The West Texas Intermediate (WTI) crude oil prices experienced a decline on Monday, fluctuating between a low of $74.58 and $76.65. The strengthening of the US Dollar index has led to a reduction in the prices of commodities, including oil, while investors have been focusing on US and Chinese data at the start of the week. The US Dollar received a boost as a result of JPMorgan Chase's acquisition of First Republic Bank, which was announced on Monday before the US Federal Reserve's policy decision on Wednesday.
In Chinese economic news, concerns about China's economic performance have led to a decline in oil prices. China's April manufacturing and non-manufacturing activities slowed more than expected, with the manufacturing PMI dropping by -2.7 to a 4-month low of 49.2 and the non-manufacturing PMI falling by -1.8 to 56.4.
On the other side of the Pacific, the April ISM manufacturing index rose by +0.8 to 46.1, which was stronger than expectations of 46.8. Additionally, March construction spending rose by +0.3% MoM, which was stronger than expectations of +0.1% MoM and represented the largest increase in 4 months.
In industry-specific news, according to the EIA report released last Wednesday, US crude oil inventories were -0.5% below the seasonal 5-year average as of April 21, gasoline inventories were -7.2% below the seasonal 5-year average, and distillate inventories were -12.4% below the 5-year seasonal average. In the week ended April 21, US crude oil production fell by -0.8% w/w to 12.2 million bpd, which was only 0.9 million bpd (-6.9%) below the Feb-2020 record-high of 13.1 million bpd.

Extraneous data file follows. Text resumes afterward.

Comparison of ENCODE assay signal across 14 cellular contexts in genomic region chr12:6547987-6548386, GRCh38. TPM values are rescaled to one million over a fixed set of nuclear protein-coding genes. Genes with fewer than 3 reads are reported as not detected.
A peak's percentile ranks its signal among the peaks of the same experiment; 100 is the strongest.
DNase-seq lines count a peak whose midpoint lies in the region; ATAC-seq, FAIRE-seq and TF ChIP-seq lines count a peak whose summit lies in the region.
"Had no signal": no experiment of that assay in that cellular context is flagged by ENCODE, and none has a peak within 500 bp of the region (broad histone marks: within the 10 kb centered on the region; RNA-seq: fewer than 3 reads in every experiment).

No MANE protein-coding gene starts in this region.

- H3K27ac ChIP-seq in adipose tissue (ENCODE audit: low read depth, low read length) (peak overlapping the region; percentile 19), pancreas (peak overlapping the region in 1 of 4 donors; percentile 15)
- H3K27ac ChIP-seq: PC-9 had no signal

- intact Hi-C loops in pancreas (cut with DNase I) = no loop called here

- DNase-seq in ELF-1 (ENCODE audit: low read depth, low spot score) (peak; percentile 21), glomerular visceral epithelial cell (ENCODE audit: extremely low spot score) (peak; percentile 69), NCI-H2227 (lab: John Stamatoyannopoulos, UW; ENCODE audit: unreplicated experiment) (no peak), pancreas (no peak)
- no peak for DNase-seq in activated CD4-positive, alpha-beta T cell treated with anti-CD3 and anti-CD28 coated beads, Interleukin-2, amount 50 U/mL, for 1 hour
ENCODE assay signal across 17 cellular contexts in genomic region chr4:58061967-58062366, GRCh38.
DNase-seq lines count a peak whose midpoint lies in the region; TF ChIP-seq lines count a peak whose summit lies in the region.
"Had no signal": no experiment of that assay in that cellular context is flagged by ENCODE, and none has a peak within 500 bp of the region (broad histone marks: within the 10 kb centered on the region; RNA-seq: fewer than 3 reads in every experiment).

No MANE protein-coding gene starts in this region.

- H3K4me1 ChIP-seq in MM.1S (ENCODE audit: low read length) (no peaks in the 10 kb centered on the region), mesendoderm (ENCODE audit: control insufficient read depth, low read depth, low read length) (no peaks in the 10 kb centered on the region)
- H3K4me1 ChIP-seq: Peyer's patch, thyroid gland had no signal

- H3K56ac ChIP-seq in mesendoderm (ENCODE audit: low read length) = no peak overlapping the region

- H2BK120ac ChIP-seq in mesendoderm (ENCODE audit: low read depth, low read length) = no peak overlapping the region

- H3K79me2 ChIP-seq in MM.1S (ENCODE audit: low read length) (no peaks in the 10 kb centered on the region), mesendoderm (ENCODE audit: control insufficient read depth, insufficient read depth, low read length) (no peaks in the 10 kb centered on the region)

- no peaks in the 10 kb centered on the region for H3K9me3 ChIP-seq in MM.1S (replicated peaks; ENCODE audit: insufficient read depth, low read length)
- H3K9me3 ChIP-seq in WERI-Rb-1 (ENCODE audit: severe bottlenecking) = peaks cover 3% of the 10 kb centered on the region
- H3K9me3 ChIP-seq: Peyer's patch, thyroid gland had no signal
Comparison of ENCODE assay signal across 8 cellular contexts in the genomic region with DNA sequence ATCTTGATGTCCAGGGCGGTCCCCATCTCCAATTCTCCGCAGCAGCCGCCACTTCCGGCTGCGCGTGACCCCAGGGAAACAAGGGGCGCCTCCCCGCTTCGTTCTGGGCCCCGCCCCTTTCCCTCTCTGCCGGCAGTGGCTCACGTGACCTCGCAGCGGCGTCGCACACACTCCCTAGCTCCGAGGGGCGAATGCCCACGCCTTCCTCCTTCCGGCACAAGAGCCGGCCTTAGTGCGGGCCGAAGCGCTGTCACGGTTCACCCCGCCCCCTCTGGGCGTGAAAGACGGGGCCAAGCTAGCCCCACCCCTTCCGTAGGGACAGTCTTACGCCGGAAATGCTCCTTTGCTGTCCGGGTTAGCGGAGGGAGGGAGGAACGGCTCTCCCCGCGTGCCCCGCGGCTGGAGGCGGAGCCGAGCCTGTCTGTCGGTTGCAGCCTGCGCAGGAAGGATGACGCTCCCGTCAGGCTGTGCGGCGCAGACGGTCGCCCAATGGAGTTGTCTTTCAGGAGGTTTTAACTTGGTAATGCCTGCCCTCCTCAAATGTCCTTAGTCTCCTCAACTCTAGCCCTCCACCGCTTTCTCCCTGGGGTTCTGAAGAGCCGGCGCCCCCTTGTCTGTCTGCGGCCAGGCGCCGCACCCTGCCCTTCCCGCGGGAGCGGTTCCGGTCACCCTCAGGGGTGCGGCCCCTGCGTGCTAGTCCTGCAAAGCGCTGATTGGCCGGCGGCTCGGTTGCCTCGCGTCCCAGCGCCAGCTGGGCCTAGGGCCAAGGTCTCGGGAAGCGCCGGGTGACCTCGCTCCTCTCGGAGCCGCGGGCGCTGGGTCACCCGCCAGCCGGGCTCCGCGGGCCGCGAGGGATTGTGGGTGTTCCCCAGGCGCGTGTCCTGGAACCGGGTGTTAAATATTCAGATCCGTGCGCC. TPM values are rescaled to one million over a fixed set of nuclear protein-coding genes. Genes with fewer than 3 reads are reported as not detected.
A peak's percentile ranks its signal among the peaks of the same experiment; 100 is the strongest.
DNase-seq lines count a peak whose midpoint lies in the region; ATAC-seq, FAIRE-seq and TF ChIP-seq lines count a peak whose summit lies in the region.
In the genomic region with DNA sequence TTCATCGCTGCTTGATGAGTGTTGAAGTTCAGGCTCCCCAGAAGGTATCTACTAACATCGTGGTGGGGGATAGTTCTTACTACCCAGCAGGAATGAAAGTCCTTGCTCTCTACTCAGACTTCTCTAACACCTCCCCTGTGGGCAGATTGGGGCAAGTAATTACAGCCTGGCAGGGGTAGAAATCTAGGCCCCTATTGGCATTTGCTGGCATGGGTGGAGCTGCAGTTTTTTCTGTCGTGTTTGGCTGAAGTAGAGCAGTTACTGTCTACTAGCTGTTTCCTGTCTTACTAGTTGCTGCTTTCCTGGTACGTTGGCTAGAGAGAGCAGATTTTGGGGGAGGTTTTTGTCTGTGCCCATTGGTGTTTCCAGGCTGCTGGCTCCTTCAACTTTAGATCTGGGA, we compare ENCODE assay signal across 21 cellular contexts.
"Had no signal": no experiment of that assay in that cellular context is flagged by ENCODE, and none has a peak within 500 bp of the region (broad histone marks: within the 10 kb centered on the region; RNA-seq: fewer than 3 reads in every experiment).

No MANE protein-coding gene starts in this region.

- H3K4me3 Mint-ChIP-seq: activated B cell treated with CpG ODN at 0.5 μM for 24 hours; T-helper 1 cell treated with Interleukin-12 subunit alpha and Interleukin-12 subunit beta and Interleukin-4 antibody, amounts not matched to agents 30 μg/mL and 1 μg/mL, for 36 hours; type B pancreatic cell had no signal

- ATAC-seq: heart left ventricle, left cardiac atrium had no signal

Meanwhile, according to Baker Hughes, active US oil rigs remained unchanged at 591 rigs in the week ended April 28, which was moderately below the 2-1/2 year high of 627 rigs posted on December 2. US active oil rigs have more than tripled from the 17-year low of 172 rigs seen in Aug 2020, signaling an increase in US crude oil production capacity.
According to analysts at TD Securities, speculators have started to unwind their long exposure in WTI crude oil while adding short positions. The analysts noted that despite the latest inventory statistics showing robust product demand and dwindling inventories, crude markets were impacted by the reemergence of recessionary fears and bank liquidity concerns. However, the analysts concluded that as risk appetite stabilizes and fundamentals continue to look tighter in the second half of the year, CTAs could again turn buyers and offer support to crude oil markets in the coming weeks.
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